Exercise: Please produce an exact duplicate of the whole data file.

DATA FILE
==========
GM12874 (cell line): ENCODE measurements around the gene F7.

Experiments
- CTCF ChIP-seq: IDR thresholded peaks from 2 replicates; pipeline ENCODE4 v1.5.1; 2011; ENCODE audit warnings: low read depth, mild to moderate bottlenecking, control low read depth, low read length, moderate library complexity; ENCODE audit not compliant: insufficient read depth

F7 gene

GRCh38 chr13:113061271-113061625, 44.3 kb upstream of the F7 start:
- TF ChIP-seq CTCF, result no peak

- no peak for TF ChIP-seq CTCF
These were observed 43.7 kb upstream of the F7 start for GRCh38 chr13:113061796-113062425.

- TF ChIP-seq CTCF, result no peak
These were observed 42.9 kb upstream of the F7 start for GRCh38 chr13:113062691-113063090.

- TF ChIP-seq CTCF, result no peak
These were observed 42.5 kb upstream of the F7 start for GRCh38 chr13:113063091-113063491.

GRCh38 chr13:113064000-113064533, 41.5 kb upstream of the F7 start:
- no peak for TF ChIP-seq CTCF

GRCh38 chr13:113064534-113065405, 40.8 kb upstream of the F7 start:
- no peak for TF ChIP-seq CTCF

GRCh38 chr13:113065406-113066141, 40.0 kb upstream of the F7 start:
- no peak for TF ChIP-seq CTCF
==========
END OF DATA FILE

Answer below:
GM12874 (cell line): ENCODE measurements around the gene F7.

Experiments
- CTCF ChIP-seq: IDR thresholded peaks from 2 replicates; pipeline ENCODE4 v1.5.1; 2011; ENCODE audit warnings: low read depth, mild to moderate bottlenecking, control low read depth, low read length, moderate library complexity; ENCODE audit not compliant: insufficient read depth

F7 gene

GRCh38 chr13:113061271-113061625, 44.3 kb upstream of the F7 start:
- TF ChIP-seq CTCF, result no peak

- no peak for TF ChIP-seq CTCF
These were observed 43.7 kb upstream of the F7 start for GRCh38 chr13:113061796-113062425.

- TF ChIP-seq CTCF, result no peak
These were observed 42.9 kb upstream of the F7 start for GRCh38 chr13:113062691-113063090.

- TF ChIP-seq CTCF, result no peak
These were observed 42.5 kb upstream of the F7 start for GRCh38 chr13:113063091-113063491.

GRCh38 chr13:113064000-113064533, 41.5 kb upstream of the F7 start:
- no peak for TF ChIP-seq CTCF

GRCh38 chr13:113064534-113065405, 40.8 kb upstream of the F7 start:
- no peak for TF ChIP-seq CTCF

GRCh38 chr13:113065406-113066141, 40.0 kb upstream of the F7 start:
- no peak for TF ChIP-seq CTCF